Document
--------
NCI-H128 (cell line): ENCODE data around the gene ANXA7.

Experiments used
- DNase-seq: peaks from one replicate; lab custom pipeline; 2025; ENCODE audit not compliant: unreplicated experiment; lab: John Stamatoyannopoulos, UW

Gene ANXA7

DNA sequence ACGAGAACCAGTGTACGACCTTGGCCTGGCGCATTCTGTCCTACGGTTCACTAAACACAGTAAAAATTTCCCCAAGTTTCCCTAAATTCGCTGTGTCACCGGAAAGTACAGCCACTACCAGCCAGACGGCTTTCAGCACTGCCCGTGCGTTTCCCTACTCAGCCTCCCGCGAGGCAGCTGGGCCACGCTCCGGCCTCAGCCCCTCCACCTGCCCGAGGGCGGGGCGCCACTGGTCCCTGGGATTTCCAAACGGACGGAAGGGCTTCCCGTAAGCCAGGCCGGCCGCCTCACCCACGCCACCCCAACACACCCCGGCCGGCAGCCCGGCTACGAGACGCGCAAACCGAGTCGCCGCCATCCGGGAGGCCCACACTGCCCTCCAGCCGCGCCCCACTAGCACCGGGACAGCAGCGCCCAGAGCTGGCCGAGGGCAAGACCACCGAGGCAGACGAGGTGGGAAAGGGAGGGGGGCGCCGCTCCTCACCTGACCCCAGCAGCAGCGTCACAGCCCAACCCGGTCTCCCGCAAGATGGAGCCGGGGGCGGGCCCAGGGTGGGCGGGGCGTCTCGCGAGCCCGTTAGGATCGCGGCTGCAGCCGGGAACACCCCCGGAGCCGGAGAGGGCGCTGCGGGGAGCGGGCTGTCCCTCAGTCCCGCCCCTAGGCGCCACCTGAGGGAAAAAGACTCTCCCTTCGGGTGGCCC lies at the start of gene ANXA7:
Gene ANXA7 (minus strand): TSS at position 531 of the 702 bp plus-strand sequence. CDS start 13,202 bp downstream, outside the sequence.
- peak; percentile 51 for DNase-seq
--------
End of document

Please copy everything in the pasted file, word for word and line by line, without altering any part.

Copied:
NCI-H128 (cell line): ENCODE data around the gene ANXA7.

Experiments used
- DNase-seq: peaks from one replicate; lab custom pipeline; 2025; ENCODE audit not compliant: unreplicated experiment; lab: John Stamatoyannopoulos, UW

Gene ANXA7

DNA sequence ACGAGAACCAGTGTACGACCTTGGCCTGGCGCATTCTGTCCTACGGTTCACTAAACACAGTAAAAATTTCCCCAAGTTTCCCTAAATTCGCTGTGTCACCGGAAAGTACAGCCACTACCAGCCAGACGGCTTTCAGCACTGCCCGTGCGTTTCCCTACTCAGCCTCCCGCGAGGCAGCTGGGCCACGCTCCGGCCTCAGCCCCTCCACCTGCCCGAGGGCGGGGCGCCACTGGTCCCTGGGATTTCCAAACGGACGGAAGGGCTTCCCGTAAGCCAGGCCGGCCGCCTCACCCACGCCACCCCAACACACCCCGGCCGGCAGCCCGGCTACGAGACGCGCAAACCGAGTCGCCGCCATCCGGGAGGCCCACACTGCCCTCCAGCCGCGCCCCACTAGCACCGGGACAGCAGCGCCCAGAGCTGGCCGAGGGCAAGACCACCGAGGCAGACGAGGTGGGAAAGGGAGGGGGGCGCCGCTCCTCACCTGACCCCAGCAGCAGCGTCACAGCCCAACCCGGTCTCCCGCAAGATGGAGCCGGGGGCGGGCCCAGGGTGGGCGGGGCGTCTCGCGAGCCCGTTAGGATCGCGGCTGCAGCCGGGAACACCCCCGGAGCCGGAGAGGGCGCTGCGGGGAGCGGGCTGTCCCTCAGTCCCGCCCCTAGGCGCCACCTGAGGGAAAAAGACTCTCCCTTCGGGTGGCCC lies at the start of gene ANXA7:
Gene ANXA7 (minus strand): TSS at position 531 of the 702 bp plus-strand sequence. CDS start 13,202 bp downstream, outside the sequence.
- peak; percentile 51 for DNase-seq